Report reconsiders urban transportation systems

As the population exodus continues toward megacity centers, the Forum for the Future offers insight and planning tips for smart city planners.

My home state, New Jersey, recently made a decision to pull out of a major transportation project in which we would have funded another train tunnel connecting us with New York City. The reason was financial, but in the absence of reasonable alternatives, the much maligned New Jersey Turnpike and Garden State Parkway will become even more parking-lot-like during commuter peaks. I, personally, routinely spent at least one-and-a-half hours each evening traveling the span of just 30 miles. Think about that ratio.

I am lucky enough to be a telecommuter now, but with more than half the world's population already living in cities -- and an even higher percentage expected to make that move by 2040 -- a big question arises: how will all those people get around?

That's the query that shapes the Forum for the Future's new "Megacities on the Move" report, which explores the very real transportation planning challenge faced by the largest of these larger urban areas. The Forum calls these urban areas "megacities," which sometimes stretch for hundreds of miles or kilometers (pick on). The transportation policies of these megacities must be comprehensive, diverse and long-term in nature. The challenges of these cities will probably dwarf those of my own particular region.

In the full report, the Forum offers four scenarios for the transportation cities that COULD develop (more on that in a moment) but, first, it focuses on six factors that will be fundamental to the development of sustainable urban mobility and transportation systems.

  1. Transportation strategies must integrate the interests of public services, food and energy supply needs, and public services.
  2. Low-income residents must be a priority.
  3. Current, rising, rates of car ownership must be reversed.
  4. Information technologies that can reduce the need to travel in the first place should be a priority.
  5. Alternative fuels that are renewable and low-carbon must be central.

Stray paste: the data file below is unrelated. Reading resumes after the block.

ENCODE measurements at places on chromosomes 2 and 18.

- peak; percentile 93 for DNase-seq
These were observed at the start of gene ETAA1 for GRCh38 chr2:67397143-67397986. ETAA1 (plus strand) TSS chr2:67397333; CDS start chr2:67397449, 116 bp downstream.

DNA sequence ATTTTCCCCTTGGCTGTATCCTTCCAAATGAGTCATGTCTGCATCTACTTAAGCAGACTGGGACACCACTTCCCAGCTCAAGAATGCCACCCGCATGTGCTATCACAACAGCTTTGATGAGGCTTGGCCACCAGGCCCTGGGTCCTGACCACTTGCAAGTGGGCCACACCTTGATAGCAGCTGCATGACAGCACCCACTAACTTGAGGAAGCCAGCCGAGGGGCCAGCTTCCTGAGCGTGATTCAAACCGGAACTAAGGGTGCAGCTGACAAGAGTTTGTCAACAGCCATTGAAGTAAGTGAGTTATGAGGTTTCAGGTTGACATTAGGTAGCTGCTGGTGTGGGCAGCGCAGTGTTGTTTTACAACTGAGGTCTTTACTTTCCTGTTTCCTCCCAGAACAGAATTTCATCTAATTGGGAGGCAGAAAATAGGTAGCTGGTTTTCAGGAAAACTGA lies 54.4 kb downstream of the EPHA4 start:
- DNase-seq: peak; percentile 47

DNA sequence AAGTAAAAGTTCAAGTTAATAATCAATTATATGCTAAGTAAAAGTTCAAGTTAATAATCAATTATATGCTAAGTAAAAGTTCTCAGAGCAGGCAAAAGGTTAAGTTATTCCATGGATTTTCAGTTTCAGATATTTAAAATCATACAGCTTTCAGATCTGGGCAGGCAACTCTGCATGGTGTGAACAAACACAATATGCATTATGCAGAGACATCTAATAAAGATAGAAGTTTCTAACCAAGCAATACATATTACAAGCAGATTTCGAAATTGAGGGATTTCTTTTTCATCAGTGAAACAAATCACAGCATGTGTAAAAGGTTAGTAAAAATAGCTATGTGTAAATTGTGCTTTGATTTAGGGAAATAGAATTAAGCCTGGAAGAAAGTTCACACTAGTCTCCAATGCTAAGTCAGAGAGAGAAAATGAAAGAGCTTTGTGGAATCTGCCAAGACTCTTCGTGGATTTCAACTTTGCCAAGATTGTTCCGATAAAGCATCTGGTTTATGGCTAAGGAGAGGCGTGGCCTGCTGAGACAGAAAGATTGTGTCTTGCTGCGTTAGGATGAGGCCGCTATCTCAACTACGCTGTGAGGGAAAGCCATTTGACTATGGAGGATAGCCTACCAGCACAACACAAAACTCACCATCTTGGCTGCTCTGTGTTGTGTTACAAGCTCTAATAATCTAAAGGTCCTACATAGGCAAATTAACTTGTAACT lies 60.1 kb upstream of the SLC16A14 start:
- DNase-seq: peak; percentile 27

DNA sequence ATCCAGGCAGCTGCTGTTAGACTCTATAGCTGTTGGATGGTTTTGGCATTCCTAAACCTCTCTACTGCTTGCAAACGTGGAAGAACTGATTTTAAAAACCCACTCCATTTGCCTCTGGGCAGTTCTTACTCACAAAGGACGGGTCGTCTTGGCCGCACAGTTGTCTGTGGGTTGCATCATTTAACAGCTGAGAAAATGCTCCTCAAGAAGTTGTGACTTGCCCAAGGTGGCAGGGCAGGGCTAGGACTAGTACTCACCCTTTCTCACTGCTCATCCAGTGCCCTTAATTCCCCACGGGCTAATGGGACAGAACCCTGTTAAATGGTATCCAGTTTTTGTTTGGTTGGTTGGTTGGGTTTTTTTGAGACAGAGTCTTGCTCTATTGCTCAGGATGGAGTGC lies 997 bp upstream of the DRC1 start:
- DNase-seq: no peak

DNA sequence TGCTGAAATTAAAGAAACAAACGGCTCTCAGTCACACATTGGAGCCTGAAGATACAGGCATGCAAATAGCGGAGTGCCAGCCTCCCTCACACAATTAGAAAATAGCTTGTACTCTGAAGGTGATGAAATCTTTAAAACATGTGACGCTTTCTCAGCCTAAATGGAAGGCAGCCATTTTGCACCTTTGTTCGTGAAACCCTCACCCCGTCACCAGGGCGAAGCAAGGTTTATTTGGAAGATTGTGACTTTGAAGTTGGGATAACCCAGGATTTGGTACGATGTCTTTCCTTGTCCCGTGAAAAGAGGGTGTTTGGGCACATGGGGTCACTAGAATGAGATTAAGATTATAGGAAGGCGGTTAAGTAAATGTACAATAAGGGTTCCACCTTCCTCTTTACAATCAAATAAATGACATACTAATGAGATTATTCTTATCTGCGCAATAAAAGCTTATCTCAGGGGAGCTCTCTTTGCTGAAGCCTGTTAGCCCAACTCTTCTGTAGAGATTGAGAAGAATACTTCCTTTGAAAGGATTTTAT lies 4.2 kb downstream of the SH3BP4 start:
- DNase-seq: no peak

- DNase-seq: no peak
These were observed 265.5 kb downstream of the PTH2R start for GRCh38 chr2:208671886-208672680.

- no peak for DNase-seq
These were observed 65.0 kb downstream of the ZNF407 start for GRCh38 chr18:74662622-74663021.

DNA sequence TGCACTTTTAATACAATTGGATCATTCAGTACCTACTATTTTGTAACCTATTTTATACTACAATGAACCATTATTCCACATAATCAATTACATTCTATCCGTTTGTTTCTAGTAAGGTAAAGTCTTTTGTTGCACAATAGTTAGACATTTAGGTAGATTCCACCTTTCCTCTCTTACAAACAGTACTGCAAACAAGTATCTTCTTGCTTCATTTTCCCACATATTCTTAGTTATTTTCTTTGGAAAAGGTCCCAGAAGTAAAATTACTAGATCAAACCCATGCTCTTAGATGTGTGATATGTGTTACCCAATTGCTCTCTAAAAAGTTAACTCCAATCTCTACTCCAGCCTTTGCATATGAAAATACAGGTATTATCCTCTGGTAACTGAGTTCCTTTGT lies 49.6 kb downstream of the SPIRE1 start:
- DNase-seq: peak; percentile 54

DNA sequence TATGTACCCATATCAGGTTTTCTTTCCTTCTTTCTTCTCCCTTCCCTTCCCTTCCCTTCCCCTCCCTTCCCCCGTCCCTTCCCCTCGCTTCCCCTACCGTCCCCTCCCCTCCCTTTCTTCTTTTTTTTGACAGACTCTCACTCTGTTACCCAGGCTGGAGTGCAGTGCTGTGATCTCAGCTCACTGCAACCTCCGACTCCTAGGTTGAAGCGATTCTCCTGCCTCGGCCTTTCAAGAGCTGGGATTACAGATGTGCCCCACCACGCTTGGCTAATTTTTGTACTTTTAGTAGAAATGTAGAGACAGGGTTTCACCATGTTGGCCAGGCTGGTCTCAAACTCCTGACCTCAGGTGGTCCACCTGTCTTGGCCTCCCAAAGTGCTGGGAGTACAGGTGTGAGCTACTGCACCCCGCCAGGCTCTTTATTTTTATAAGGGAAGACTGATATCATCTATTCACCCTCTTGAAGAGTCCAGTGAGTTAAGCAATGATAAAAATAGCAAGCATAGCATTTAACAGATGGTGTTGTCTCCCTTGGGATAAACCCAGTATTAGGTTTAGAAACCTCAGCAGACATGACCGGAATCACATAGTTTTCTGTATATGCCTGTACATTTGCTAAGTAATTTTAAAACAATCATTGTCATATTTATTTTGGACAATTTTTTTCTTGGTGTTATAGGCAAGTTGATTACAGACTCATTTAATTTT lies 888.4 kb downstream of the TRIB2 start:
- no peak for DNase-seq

6. Lifestyle changes that support all of the above must be encouraged, starting now.

The report offers some great examples of projects that could point the way, such as the innovative MIT City Car project (model pictured to the left), which I covered here in September, or the so-called "straddling bus" (right and below), a sort of hybrid monorail system in which commuters can be shuttled from place to place above, even while drivers of individual vehicles transport themselves from place to place using more conventional modes.

With these technological developments and many other factors in mind, the Forum envisions four different urban transportation scenarios that could arise over the next three decades.

They are:

  • Planned-opolois: Cities in which there are few personal transportation options and tightly controlled and efficient public transport systems. The use of information and communications technology to bring people together is high.
  • Sprawl-ville: The car-dominant model persists, resulting in huge low-density suburbs and insane commuter traffic jams.
  • Renew-abad: People switch often between a plethora of hybrid and electric vehicles, using public transportation when that makes more sense. Cities set boundaries for growth and city states emerge that are highly autonomous.
  • Communi-city: Many personal modes of transportation proliferate from souped-up bicycles to pod cars. Community horticultural activities are abundant, and power has "devolved" to individuals and communities.

The link below takes you to the Planned-opolis scenario. You can watch the other scenarios here.

Megacities on the move - Planned-opolis from Forum for the Future on Vimeo.

Municipal planners will find the Forum's suggestions for running a strategy workshop focused on these urban transportation challenges useful. Meanwhile, corporate sustainability types would do well to consider how these alternatives -- and possible urban frameworks -- could affect how people "get to work" in the future, if they get there at all.

This post was originally published on Smartplanet.com

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